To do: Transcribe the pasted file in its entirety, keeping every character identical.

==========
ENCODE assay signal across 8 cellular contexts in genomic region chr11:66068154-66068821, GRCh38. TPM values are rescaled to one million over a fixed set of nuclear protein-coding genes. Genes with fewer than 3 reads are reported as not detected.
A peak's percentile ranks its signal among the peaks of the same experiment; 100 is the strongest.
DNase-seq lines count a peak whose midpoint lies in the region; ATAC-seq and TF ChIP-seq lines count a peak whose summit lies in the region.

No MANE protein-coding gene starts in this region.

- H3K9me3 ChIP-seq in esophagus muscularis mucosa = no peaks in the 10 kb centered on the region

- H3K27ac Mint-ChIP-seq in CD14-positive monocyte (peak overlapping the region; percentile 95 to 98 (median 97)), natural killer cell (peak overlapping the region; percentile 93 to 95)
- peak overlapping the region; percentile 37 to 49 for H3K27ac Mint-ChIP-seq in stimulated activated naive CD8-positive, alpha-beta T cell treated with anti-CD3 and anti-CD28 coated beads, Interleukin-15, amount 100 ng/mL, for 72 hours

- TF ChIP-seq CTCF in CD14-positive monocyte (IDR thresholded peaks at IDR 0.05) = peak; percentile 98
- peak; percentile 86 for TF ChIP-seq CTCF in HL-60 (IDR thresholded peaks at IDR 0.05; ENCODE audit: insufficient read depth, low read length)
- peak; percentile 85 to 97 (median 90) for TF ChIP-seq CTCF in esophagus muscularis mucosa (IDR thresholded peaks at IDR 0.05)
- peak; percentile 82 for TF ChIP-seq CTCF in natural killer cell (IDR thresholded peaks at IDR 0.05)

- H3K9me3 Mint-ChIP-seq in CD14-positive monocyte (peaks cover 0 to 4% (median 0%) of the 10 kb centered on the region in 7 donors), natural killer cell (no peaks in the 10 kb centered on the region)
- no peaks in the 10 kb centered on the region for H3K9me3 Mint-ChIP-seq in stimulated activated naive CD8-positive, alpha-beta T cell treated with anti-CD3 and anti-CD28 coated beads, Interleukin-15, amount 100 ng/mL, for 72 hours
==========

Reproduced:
ENCODE assay signal across 8 cellular contexts in genomic region chr11:66068154-66068821, GRCh38. TPM values are rescaled to one million over a fixed set of nuclear protein-coding genes. Genes with fewer than 3 reads are reported as not detected.
A peak's percentile ranks its signal among the peaks of the same experiment; 100 is the strongest.
DNase-seq lines count a peak whose midpoint lies in the region; ATAC-seq and TF ChIP-seq lines count a peak whose summit lies in the region.

No MANE protein-coding gene starts in this region.

- H3K9me3 ChIP-seq in esophagus muscularis mucosa = no peaks in the 10 kb centered on the region

- H3K27ac Mint-ChIP-seq in CD14-positive monocyte (peak overlapping the region; percentile 95 to 98 (median 97)), natural killer cell (peak overlapping the region; percentile 93 to 95)
- peak overlapping the region; percentile 37 to 49 for H3K27ac Mint-ChIP-seq in stimulated activated naive CD8-positive, alpha-beta T cell treated with anti-CD3 and anti-CD28 coated beads, Interleukin-15, amount 100 ng/mL, for 72 hours

- TF ChIP-seq CTCF in CD14-positive monocyte (IDR thresholded peaks at IDR 0.05) = peak; percentile 98
- peak; percentile 86 for TF ChIP-seq CTCF in HL-60 (IDR thresholded peaks at IDR 0.05; ENCODE audit: insufficient read depth, low read length)
- peak; percentile 85 to 97 (median 90) for TF ChIP-seq CTCF in esophagus muscularis mucosa (IDR thresholded peaks at IDR 0.05)
- peak; percentile 82 for TF ChIP-seq CTCF in natural killer cell (IDR thresholded peaks at IDR 0.05)

- H3K9me3 Mint-ChIP-seq in CD14-positive monocyte (peaks cover 0 to 4% (median 0%) of the 10 kb centered on the region in 7 donors), natural killer cell (no peaks in the 10 kb centered on the region)
- no peaks in the 10 kb centered on the region for H3K9me3 Mint-ChIP-seq in stimulated activated naive CD8-positive, alpha-beta T cell treated with anti-CD3 and anti-CD28 coated beads, Interleukin-15, amount 100 ng/mL, for 72 hours